Maxine obeyed, and the sensation of Patrice’s mouth against hers was a delight far beyond shame.

Lily heard the creak of wheels rolling in her direction, and she quickly peeked around the book rack, her skin flushed. A clerk was pushing a metal cart stacked with boxes of Kleenex past the shelves of Modess and Kotex. She hurriedly closed the book and stuffed it into the rack behind the novelFramed in Guilt. She sidled over to the next rack—­science fiction—­and pretended to peruse the books.

Her position enabled her to keep an eye on the clerk, who was restocking the shelves at the end of the aisle. She itched to return toStrange Season, but she didn’t dare read it while the clerk was so nearby—­and she could never, ever buy it. The clerk was moving so slowly she felt as if she might jump out of her skin.Usually the science fiction rack was her favorite, but today her eyes skipped over the cover illustrations of planets and rocket ships without registering them. She couldn’t stop imagining Patrice and Maxine on that couch together. She wanted to know—­sheneeded to know—­what happened next, but as the minutes ticked past, she realized she wouldn’t find out today. She had to go get Frankie from school. She cast one last look at the rack that heldStrange Season, and left.

Guides

Discussion Guide for Last Night at the Telegraph Club

Provides questions, discussion topics, suggested reading lists, introductions and/or author Q&As, which are intended to enhance reading groups’ experiences.

(Please note: the guide displayed here is the most recently uploaded version; while unlikely, any page citation discrepancies between the guide and book is likely due to pagination differences between a book’s different formats.)

Awards

  • HONOR | 2022
    Michael L. Printz Honor Book
  • AWARD | 2022
    Stonewall Children's and Young Adult Literature Award
  • AWARD | 2021
    National Book Award for Young People's Literature

Praise

Winner of the National Book Award
Winner of the Stonewall Book Award
Winner of the Asian/Pacific American Award for Literature
A Michael L. Printz Honor Book
A We Need Diverse Books Walter Dean Myers Honor Book
A Los Angeles Times Book Prize Finalist


"Lo beckons readers, sentence by restrained sentence, into this incandescent novel of queer possibility."—National Book Award Winner Citation

"A vivid historical document of midcentury queer life."—Wall Street Journal

"Lo's writing, restrained yet luscious, shimmers with the thrills of youthful desire. A lovely, memorable novel about listening to the whispers of a wayward heart and claiming a place in the world."—Sarah Waters, international bestselling and award winning author of Tipping the Velvet and The Night Watch

"Exquisite and heart-shattering, Last Night at the Telegraph Club made me ache with wishing. This book is for anyone who has ever loved—in any sense of the word."—Emily X.R. Pan, New York Times bestselling author of The Astonishing Color of After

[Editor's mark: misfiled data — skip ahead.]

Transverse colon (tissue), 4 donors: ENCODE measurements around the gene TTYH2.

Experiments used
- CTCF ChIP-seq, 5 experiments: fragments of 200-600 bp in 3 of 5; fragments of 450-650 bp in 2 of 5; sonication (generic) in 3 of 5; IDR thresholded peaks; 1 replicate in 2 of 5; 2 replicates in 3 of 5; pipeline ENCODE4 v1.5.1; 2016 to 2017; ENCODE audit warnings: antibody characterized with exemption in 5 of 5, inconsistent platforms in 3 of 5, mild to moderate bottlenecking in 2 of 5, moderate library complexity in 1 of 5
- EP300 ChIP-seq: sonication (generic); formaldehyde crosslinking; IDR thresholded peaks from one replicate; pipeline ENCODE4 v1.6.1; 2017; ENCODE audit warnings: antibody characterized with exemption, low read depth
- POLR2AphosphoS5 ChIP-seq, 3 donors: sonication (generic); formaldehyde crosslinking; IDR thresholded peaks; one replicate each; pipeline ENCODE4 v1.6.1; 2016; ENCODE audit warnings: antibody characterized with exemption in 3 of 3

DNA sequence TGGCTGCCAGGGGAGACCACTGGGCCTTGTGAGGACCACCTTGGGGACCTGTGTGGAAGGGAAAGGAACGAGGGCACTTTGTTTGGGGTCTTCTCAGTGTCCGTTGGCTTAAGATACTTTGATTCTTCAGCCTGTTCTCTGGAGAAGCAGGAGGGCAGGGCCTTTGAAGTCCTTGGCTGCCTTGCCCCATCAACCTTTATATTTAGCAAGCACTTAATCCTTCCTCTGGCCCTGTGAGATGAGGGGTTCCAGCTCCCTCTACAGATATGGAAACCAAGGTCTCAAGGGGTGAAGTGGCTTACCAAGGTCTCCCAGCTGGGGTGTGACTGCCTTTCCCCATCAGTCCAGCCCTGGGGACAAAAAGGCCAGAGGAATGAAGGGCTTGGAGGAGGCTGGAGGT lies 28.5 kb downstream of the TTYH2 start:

"Lily is my favorite kind of heroine: observant, loving, and startlingly brave. Malinda Lo is my favorite kind of writer, one who can bring a scene to life with exquisite detail and nuance. Last Night at the Telegraph Club is a triumph. It is the queer novel I wish I had read as a teenager, and feel lucky to have read now."—Marie Rutkoski, New York Times bestselling author of The Winner's Trilogy   

"Oh, what a wonderful novel this is! For all who ever dared to want more, much more, from life—a beautifully sensitive love story, with telling historic detail."—Susan Elia MacNeal, New York Times bestselling author of the Edgar-nominated Maggie Hope series

"Malinda Lo's Last Night at the Telegraph Club is an instant classic, the finest LGBTQIA+ romance I've read in ages. Lo has lovingly re-created 1950s San Francisco and made me feel as though I'd lived there, and her depiction of first love felt so real that I experienced it in long-since-forgotten corners of my own heart."—Bill Konigsberg, award-winning author of The Music of What Happens and The Bridge
 
"Malinda Lo's Last Night at the Telegraph Club is a beautifully observed story about finding love and fighting for one's identity against tremendous odds. In bringing a fascinating chapter of history to vivid life, this novel illuminates a path to the future through a careful understanding of our past. It's vivid, emotional, and hopeful. I loved it."—Abdi Nazemian, author of Stonewall Honor Book Like a Love Story

“A sweeping and romantic page-turner, the heart of this rich and ambitious historical novel is a love story that thrums with passion and self-discovery.”—Laura Ruby, two-time National Book Award Finalist and Printz Award-winning author of Bone Gap

"An absolute masterpiece."—Randy Ribay, author of Patron Saints of Nothing, a National Book Award finalist

"Malinda Lo turns her masterful talent toward an under-covered period of San Francisco history. Last Night at the Telegraph Club is by turns gut-wrenching, utterly compelling, and deeply tender. I loved Lily fiercely, and you will too." —Rebecca Kim Wells, author of Shatter the Sky